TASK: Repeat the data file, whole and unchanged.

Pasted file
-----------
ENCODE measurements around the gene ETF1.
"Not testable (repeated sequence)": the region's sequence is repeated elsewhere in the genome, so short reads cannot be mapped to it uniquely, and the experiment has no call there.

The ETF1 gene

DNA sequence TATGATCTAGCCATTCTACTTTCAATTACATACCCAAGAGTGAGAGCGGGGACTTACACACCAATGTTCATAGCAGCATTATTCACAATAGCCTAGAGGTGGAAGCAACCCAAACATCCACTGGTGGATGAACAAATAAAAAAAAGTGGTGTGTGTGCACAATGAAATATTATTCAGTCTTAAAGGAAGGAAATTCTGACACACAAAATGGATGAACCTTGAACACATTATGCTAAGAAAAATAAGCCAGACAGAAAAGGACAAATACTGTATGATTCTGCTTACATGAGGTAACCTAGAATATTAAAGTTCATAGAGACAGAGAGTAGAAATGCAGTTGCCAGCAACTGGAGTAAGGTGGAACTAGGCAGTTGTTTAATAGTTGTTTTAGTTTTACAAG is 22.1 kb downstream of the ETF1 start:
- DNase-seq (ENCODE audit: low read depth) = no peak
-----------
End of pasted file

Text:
ENCODE measurements around the gene ETF1.
"Not testable (repeated sequence)": the region's sequence is repeated elsewhere in the genome, so short reads cannot be mapped to it uniquely, and the experiment has no call there.

The ETF1 gene

DNA sequence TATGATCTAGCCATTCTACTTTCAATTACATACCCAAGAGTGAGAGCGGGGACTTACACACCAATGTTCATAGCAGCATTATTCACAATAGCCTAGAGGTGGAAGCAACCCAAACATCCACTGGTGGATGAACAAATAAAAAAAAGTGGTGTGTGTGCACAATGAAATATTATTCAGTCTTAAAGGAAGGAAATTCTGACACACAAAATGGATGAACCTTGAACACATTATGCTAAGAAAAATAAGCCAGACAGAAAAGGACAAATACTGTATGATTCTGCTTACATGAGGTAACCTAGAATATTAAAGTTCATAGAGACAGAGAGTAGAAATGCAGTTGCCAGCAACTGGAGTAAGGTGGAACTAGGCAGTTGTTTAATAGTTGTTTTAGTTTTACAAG is 22.1 kb downstream of the ETF1 start:
- DNase-seq (ENCODE audit: low read depth) = no peak